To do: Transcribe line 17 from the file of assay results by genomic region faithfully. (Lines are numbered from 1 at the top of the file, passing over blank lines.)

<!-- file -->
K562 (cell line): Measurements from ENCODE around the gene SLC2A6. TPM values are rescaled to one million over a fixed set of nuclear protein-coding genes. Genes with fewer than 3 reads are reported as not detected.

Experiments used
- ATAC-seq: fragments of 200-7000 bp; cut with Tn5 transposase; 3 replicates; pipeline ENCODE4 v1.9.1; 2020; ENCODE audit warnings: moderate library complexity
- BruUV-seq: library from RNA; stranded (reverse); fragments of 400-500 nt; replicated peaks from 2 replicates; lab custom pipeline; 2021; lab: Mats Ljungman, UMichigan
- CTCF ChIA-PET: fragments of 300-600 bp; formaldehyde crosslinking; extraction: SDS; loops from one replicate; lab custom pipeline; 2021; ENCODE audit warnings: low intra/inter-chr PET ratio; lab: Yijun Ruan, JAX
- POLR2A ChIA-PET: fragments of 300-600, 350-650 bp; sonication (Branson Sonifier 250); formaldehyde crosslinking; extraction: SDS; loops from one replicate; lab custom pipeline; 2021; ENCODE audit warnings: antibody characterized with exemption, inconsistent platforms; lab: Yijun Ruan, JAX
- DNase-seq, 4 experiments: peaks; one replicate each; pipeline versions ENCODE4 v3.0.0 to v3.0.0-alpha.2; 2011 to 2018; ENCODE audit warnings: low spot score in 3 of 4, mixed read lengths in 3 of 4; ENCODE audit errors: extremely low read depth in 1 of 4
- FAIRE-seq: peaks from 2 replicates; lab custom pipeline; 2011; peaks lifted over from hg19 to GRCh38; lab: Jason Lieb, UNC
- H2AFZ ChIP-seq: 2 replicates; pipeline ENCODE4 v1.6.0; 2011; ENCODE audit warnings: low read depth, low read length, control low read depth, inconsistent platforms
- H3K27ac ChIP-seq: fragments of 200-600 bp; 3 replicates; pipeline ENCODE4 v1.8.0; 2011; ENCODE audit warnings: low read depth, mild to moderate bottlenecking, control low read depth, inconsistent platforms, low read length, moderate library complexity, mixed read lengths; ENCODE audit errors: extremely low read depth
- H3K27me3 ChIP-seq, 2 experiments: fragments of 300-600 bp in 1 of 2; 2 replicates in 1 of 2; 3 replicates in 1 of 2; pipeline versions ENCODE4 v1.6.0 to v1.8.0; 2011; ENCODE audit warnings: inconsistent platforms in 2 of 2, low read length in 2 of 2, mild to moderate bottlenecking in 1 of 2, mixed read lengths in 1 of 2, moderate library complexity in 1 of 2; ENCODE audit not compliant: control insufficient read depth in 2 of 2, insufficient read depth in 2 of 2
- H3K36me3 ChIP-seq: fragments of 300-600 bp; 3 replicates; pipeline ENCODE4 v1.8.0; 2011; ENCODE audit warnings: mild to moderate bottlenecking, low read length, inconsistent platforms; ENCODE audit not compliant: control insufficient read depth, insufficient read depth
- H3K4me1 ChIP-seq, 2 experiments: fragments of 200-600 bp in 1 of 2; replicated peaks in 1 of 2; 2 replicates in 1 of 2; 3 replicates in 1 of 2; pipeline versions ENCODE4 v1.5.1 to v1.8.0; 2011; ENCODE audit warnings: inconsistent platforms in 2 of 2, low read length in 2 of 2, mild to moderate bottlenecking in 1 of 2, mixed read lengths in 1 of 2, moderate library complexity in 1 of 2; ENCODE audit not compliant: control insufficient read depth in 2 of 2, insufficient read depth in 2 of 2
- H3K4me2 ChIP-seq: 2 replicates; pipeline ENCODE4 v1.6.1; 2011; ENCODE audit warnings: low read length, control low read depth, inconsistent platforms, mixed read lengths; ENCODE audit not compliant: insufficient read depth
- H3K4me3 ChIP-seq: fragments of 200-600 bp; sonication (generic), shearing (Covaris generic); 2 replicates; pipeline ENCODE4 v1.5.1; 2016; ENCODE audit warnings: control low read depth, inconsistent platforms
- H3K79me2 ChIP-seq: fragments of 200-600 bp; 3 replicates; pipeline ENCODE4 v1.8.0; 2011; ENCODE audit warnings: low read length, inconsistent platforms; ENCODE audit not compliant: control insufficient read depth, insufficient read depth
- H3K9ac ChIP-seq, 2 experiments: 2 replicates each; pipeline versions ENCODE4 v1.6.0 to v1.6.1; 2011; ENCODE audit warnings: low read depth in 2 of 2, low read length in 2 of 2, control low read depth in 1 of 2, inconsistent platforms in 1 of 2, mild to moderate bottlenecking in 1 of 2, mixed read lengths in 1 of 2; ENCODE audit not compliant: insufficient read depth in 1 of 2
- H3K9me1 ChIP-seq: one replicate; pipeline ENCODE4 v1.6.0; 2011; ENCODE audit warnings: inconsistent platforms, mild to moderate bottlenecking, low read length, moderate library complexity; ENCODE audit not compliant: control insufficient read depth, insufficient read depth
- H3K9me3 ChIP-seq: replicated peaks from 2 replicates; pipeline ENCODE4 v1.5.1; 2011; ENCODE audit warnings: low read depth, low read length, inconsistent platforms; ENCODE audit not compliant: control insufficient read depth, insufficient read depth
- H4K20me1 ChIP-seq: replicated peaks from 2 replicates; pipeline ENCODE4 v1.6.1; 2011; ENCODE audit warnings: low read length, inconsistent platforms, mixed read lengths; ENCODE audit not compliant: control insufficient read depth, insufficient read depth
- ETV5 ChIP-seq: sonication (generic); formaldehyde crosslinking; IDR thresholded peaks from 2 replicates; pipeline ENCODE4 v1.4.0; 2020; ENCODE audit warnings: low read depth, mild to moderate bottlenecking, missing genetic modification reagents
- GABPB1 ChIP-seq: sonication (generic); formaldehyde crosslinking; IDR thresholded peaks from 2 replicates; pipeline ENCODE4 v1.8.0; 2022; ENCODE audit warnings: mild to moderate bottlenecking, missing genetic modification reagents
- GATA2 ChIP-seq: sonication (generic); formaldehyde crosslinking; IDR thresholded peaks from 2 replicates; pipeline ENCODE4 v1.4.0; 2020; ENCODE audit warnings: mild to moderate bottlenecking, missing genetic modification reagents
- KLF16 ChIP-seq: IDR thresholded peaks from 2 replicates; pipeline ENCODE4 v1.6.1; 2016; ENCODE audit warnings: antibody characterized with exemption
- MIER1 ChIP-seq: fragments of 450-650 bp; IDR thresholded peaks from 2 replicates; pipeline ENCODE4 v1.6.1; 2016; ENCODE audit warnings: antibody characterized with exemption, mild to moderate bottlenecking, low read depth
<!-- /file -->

- H3K9ac ChIP-seq, 2 experiments: 2 replicates each; pipeline versions ENCODE4 v1.6.0 to v1.6.1; 2011; ENCODE audit warnings: low read depth in 2 of 2, low read length in 2 of 2, control low read depth in 1 of 2, inconsistent platforms in 1 of 2, mild to moderate bottlenecking in 1 of 2, mixed read lengths in 1 of 2; ENCODE audit not compliant: insufficient read depth in 1 of 2